Lately, I have been doing a lot of math involving square roots of numbers added to square roots, in the form of \(\sqrt{A+B\sqrt{C}}\), this is called a “nested radical.” Normally, you would not be able to simplify any further, unless there was a common factor of both that could be removed, or if both items had the same number under the radical (eg. \(\sqrt{4\sqrt7+12\sqrt7}=\sqrt{16\sqrt7}=4\sqrt[4]{7}\) ).

I can take a number like \((1+\sqrt5)^2\) and work out it is equal to \(6 + 2\sqrt5\). Unfortunately, it is very difficult to recognize that \(1+\sqrt5\) is the square root (or even a factor) of that. Even harder, trying to find an equation such as \(\sqrt{469+144\sqrt5}\).

Recently, I found a method of breaking down the equation into its square root equation.

With an equation in the form of \(\sqrt{A+B\sqrt{C}}\), where C contains no perfect square factors, taking the formula \(D^2 = A^2 – (B^2)*C\), if D is a rational number, you will be able to factor the equation, otherwise it is simplified as much as is possible.

Then you will be able to get the formula: \(\sqrt{A+B\sqrt{C}} = \pm \left(\sqrt{\frac{A-D}{2}} + sign(A*B)*\sqrt{\frac{A+D}{2}}\right)\), where sign(A*B) is the positive or negative value of A*B, it will always give you 0, +1, or -1.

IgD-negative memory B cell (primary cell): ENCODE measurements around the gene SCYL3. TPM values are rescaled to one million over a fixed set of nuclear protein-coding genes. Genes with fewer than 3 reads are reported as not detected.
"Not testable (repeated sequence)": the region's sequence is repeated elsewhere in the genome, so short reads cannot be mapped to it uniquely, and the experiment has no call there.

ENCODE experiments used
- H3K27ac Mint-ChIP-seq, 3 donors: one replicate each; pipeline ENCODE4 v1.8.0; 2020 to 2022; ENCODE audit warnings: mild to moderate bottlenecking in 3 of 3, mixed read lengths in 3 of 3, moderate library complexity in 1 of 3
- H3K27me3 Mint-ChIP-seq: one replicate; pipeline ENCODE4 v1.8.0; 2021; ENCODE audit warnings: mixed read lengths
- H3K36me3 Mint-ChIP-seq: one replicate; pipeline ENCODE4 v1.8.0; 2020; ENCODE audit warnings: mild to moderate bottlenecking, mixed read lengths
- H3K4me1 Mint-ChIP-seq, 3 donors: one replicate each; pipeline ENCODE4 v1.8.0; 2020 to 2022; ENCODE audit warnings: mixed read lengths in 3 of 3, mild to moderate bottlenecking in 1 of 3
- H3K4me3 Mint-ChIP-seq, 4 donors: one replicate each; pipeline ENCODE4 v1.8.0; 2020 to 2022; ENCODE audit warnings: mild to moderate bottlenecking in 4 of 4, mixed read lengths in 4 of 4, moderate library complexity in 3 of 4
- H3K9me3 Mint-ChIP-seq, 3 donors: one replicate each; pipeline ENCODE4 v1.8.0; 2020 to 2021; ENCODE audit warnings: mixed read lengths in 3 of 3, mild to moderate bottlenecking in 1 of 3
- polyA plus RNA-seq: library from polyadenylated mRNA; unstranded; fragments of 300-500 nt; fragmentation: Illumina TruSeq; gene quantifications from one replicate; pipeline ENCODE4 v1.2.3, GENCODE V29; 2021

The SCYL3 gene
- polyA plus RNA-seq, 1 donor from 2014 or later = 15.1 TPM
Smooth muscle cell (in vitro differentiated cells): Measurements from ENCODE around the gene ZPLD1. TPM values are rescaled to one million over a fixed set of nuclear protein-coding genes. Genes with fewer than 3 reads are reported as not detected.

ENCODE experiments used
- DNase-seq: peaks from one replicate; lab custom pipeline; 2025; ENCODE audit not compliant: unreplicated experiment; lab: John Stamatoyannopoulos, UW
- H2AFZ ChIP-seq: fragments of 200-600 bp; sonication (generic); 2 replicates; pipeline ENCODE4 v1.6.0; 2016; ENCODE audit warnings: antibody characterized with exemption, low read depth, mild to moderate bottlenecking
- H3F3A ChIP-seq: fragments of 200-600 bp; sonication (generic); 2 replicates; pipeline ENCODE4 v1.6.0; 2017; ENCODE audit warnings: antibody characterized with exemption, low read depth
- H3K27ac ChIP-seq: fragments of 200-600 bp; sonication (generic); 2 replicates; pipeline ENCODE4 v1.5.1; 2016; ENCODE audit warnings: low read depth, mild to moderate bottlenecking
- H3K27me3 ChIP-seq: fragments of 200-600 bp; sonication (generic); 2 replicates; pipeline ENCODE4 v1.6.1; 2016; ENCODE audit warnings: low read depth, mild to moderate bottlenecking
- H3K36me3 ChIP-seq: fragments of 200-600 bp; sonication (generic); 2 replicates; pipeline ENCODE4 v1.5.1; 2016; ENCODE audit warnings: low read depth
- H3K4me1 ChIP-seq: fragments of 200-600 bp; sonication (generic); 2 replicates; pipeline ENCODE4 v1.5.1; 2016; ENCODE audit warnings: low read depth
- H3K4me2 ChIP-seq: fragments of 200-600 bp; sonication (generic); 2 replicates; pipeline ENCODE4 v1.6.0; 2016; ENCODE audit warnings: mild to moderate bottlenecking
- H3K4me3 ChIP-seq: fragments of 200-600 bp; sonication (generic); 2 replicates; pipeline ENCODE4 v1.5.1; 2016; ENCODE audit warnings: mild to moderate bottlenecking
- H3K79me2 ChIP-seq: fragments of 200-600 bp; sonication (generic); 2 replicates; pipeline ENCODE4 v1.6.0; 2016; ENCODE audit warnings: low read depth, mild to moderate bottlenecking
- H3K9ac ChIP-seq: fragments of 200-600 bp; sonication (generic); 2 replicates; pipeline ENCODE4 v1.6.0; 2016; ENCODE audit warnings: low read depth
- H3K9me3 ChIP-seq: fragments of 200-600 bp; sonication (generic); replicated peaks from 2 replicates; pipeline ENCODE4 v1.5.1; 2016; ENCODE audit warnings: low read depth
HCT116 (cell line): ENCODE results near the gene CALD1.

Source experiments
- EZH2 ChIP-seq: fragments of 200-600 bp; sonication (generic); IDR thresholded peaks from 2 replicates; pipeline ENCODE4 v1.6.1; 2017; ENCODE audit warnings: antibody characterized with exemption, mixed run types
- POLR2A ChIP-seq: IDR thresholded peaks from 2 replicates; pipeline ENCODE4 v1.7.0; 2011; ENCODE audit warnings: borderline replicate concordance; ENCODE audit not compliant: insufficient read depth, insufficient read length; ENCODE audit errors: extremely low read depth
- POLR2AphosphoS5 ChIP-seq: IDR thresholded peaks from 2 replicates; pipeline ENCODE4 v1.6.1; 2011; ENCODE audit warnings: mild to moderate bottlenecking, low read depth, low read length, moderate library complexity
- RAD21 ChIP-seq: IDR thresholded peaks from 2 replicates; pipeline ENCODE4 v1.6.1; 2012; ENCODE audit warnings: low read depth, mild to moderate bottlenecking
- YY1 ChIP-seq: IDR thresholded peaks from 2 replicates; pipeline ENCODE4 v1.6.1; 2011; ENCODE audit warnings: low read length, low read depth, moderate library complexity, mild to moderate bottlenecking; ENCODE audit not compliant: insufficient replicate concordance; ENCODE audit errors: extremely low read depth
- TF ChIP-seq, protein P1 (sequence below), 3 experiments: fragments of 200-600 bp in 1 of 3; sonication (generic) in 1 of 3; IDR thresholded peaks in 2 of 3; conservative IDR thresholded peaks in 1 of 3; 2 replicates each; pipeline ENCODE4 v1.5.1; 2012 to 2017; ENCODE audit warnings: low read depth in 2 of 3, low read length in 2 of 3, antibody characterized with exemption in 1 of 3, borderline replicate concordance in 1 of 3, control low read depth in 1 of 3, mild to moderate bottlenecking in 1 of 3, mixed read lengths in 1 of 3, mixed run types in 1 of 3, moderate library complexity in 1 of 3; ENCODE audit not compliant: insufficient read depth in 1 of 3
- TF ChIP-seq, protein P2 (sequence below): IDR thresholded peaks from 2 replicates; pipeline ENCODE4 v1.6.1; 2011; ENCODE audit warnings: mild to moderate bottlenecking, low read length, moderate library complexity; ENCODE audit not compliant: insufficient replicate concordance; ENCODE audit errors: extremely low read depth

So to find \(\sqrt{469+144\sqrt5}\), we find \(469^2 – 144^2 * 5 = 116281\). Since 116281 = 341*341, we can plug D=341 into the formula to get:

$$\begin{align} \sqrt{\frac{469-341}{2}} + 1*\sqrt{\frac{469+341}{2}}&=\sqrt{\frac{128}{2}} + \sqrt{\frac{810}{2}}\\

&=\sqrt{64} + \sqrt{405} \\

&= 8 + \sqrt{81*5} \\

&= 8+9\sqrt{5}\end{align}$$

So, \(\sqrt{469+144\sqrt5} = (8+9\sqrt{5}) \text{ and } (-8-9\sqrt{5})\).

To find \(\sqrt{53-12\sqrt{11}}\), we find \(53^2 – 12^2 * 11 = 1225\). Since 1225 = 35*35, we can plug D=35 into the formula to get:

$$\begin{align*} \sqrt{\frac{53-35}{2}} + -1*\sqrt{\frac{53+35}{2}} &=\sqrt{\frac{18}{2}} – \sqrt{\frac{88}{2}}\\

&=\sqrt{9} – \sqrt{44} \\

&= 3 – \sqrt{4*11} \\

&= 3-2\sqrt{11} \end{align*}$$

So, \(\sqrt{53-12\sqrt11} = (3-2\sqrt{11}) \text{ and } (-3+2\sqrt{11})\).

If A and B have the same sign, the answer will have both terms the same sign ({+,+} and {-,-} are equally valid). If A and B have different signs, the terms in the answer will have different signs (± and ∓). Often you will need to determine the complete answer that equates to positive, after all, it is hard to have a real object with a negative length.

An interesting correlation: \((X-Y)^2 = (Y-X)^2\), but remember \(\sqrt{X-Y} \not= \sqrt{Y-X}\). Double check your signs by re-squaring your answer.

Note: If A or B is a zero, then this technique doesn’t really work well. Example:

$$\begin{align*} \sqrt{4+0\sqrt6} &=\sqrt{\frac{4-2}{2}} + \sqrt{\frac{4+2}{2}}\\

&=\sqrt{\frac{2}{2}} + \sqrt{\frac{6}{2}}\\

&=\sqrt1 + \sqrt3 \\

&= 1 + \sqrt3 \\

\end{align*}$$

Which is obviously not correct. \((1+\sqrt3)^2=4+2\sqrt3\)